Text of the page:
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Bailey, Wuerffel Say FL/GA is Special

Now that the city has a new contract with the universities, maybe they’ll put their efforts into making something of the Georgia/Florida weekend. There’s been a tepid move in that direction with a party and a concert but I’m talking about something on a much grander scale. Not Super Bowl grand, but a festival weekend that brings people downtown and entices them to stay rather than tell them to just go home. (Same with Gate River Run weekend.)

It’s a mystery why the City of Jacksonville, from a government standpoint, has always seemed to take the game for granted. Closing streets, bringing in vendors, food trucks and all kinds of entertainment would entertain and contain the fans in town for more than just a football game.

Because it is more than just a football game. It’s a cultural happening.

Private enterprise will make it happen whether the city gets involved or not. School icons Champ Bailey and Danny Wuerffel are already a part of that.

They’re hosting “The Player’s Reception” on Friday night, a tailgate party in the Channel 7 parking lot across the street from the stadium. It’s the third one Bailey has hosted and the first where he and Wuerffel have joined forces.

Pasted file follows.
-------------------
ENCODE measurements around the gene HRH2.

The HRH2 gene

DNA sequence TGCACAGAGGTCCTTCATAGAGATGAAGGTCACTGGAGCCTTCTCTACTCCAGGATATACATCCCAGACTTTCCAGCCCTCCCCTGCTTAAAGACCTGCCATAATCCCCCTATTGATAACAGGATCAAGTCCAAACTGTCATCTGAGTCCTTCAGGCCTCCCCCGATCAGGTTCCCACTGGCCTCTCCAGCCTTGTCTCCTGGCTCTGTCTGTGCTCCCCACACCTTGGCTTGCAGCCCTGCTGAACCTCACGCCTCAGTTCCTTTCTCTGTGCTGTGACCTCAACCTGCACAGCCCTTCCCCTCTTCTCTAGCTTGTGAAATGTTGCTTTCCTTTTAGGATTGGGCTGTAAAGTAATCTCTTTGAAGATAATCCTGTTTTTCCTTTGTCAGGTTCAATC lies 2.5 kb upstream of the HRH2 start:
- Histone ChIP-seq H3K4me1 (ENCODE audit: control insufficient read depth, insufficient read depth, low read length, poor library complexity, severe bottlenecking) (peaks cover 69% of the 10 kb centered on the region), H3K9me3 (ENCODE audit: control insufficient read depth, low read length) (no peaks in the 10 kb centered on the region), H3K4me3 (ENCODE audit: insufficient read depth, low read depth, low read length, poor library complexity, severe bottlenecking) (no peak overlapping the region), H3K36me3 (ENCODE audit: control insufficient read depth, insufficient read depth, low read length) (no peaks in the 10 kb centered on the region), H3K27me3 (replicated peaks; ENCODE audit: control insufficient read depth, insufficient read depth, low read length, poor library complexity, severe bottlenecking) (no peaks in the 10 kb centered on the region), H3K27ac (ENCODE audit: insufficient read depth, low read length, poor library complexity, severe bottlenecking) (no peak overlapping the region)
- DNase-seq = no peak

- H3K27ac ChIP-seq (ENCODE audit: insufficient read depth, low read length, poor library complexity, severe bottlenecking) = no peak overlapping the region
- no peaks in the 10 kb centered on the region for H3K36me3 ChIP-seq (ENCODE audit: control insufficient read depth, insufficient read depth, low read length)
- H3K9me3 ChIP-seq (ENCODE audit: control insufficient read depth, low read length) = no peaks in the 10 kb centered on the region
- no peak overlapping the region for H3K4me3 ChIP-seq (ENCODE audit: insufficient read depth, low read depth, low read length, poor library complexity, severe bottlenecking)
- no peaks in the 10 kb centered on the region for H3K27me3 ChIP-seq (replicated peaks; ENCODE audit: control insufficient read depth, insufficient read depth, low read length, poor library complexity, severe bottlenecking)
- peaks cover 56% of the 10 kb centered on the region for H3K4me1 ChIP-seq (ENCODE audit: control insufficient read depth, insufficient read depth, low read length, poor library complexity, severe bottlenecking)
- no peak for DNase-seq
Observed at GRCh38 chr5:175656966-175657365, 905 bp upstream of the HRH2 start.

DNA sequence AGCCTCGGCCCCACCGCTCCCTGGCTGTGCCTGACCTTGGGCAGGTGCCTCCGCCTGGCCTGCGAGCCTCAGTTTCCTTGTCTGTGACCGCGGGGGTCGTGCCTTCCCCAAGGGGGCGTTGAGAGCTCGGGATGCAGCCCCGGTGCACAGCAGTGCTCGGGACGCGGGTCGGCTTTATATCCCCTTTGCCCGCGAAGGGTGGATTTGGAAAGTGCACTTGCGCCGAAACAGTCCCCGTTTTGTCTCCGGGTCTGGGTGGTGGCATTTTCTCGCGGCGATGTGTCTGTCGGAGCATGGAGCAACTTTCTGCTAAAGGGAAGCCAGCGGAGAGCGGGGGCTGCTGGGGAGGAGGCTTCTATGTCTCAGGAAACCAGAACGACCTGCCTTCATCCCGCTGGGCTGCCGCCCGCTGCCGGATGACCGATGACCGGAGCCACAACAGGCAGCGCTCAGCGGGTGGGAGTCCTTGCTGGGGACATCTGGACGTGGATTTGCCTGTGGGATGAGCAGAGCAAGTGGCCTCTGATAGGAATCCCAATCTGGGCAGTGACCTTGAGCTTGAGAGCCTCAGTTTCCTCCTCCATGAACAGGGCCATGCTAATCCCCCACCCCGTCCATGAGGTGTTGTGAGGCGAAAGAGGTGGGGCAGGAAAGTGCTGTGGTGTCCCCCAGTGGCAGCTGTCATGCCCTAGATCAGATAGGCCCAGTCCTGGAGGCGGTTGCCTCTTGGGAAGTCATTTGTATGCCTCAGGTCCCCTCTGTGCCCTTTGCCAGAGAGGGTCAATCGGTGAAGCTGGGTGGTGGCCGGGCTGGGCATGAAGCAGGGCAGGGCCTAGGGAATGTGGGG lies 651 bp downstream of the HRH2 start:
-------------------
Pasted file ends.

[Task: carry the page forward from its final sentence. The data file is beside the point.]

The idea is to connect former players, fans, and corporate leaders to network, have some fun, raise money for charity and give guys a chance to make a positive transition out of football.

“I was paying attention to business after playing and thinking how can I use the game to give back,” Bailey said this week. “Who can I help by doing this? Getting everybody in the same room: players, fans, and corporate execs. I’ve gotten value and opportunities, in every meeting I’ve ever had. Face to face, that’s important.”

“I have a ton of respect for Champ as a player and a person,” Wuerffel said from Atlanta where he’s the Executive Director of Desire Street Ministries and coming off shoulder surgery. “It’s a way to reconnect with former players and engage with fans and help some guys.”

Bailey, a Pro Football Hall of Famer and Wuerffel, a Heisman Trophy winner, acknowledge the transition out of football, no matter when it stops, is a tough one. Bailey says giving guys a chance to connect with other players and business leaders equates to “local hero marketing.”